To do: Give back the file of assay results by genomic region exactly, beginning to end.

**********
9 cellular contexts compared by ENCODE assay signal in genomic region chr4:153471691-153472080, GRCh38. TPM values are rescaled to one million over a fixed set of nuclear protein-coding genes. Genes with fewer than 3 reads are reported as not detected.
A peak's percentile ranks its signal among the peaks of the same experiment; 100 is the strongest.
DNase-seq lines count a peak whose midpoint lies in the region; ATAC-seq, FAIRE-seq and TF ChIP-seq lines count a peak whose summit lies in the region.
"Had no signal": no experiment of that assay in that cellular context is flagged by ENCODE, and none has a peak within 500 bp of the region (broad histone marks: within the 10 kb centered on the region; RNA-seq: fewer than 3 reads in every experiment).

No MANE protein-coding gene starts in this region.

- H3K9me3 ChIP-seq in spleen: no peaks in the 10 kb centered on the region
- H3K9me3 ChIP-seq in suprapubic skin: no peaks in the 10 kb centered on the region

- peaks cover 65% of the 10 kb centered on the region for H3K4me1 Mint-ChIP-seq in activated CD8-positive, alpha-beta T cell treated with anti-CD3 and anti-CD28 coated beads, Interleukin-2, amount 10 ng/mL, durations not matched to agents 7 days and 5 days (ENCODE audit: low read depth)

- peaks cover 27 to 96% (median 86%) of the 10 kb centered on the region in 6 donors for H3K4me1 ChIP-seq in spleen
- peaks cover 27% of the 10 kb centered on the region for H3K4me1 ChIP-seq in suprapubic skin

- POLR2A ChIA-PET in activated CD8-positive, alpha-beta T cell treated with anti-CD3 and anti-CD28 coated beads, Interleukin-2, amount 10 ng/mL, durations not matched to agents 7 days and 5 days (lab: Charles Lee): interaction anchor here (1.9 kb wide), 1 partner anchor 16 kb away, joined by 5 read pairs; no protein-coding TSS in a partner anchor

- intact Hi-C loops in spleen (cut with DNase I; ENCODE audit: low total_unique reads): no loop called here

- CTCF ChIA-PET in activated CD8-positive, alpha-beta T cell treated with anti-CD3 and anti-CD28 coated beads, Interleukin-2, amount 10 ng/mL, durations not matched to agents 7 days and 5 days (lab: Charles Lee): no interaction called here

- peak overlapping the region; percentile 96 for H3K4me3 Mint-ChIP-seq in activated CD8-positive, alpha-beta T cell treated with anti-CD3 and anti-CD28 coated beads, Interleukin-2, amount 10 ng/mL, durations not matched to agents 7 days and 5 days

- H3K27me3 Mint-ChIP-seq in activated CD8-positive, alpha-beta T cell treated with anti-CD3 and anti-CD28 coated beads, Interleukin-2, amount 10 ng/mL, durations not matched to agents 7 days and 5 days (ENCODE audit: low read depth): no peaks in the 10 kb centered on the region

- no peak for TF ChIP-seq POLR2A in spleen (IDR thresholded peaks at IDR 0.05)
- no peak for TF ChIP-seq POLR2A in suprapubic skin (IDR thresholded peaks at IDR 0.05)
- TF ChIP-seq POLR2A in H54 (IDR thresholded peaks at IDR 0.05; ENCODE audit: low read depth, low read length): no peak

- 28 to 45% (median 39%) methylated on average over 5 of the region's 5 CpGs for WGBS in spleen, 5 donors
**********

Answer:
9 cellular contexts compared by ENCODE assay signal in genomic region chr4:153471691-153472080, GRCh38. TPM values are rescaled to one million over a fixed set of nuclear protein-coding genes. Genes with fewer than 3 reads are reported as not detected.
A peak's percentile ranks its signal among the peaks of the same experiment; 100 is the strongest.
DNase-seq lines count a peak whose midpoint lies in the region; ATAC-seq, FAIRE-seq and TF ChIP-seq lines count a peak whose summit lies in the region.
"Had no signal": no experiment of that assay in that cellular context is flagged by ENCODE, and none has a peak within 500 bp of the region (broad histone marks: within the 10 kb centered on the region; RNA-seq: fewer than 3 reads in every experiment).

No MANE protein-coding gene starts in this region.

- H3K9me3 ChIP-seq in spleen: no peaks in the 10 kb centered on the region
- H3K9me3 ChIP-seq in suprapubic skin: no peaks in the 10 kb centered on the region

- peaks cover 65% of the 10 kb centered on the region for H3K4me1 Mint-ChIP-seq in activated CD8-positive, alpha-beta T cell treated with anti-CD3 and anti-CD28 coated beads, Interleukin-2, amount 10 ng/mL, durations not matched to agents 7 days and 5 days (ENCODE audit: low read depth)

- peaks cover 27 to 96% (median 86%) of the 10 kb centered on the region in 6 donors for H3K4me1 ChIP-seq in spleen
- peaks cover 27% of the 10 kb centered on the region for H3K4me1 ChIP-seq in suprapubic skin

- POLR2A ChIA-PET in activated CD8-positive, alpha-beta T cell treated with anti-CD3 and anti-CD28 coated beads, Interleukin-2, amount 10 ng/mL, durations not matched to agents 7 days and 5 days (lab: Charles Lee): interaction anchor here (1.9 kb wide), 1 partner anchor 16 kb away, joined by 5 read pairs; no protein-coding TSS in a partner anchor

- intact Hi-C loops in spleen (cut with DNase I; ENCODE audit: low total_unique reads): no loop called here

- CTCF ChIA-PET in activated CD8-positive, alpha-beta T cell treated with anti-CD3 and anti-CD28 coated beads, Interleukin-2, amount 10 ng/mL, durations not matched to agents 7 days and 5 days (lab: Charles Lee): no interaction called here

- peak overlapping the region; percentile 96 for H3K4me3 Mint-ChIP-seq in activated CD8-positive, alpha-beta T cell treated with anti-CD3 and anti-CD28 coated beads, Interleukin-2, amount 10 ng/mL, durations not matched to agents 7 days and 5 days

- H3K27me3 Mint-ChIP-seq in activated CD8-positive, alpha-beta T cell treated with anti-CD3 and anti-CD28 coated beads, Interleukin-2, amount 10 ng/mL, durations not matched to agents 7 days and 5 days (ENCODE audit: low read depth): no peaks in the 10 kb centered on the region

- no peak for TF ChIP-seq POLR2A in spleen (IDR thresholded peaks at IDR 0.05)
- no peak for TF ChIP-seq POLR2A in suprapubic skin (IDR thresholded peaks at IDR 0.05)
- TF ChIP-seq POLR2A in H54 (IDR thresholded peaks at IDR 0.05; ENCODE audit: low read depth, low read length): no peak

- 28 to 45% (median 39%) methylated on average over 5 of the region's 5 CpGs for WGBS in spleen, 5 donors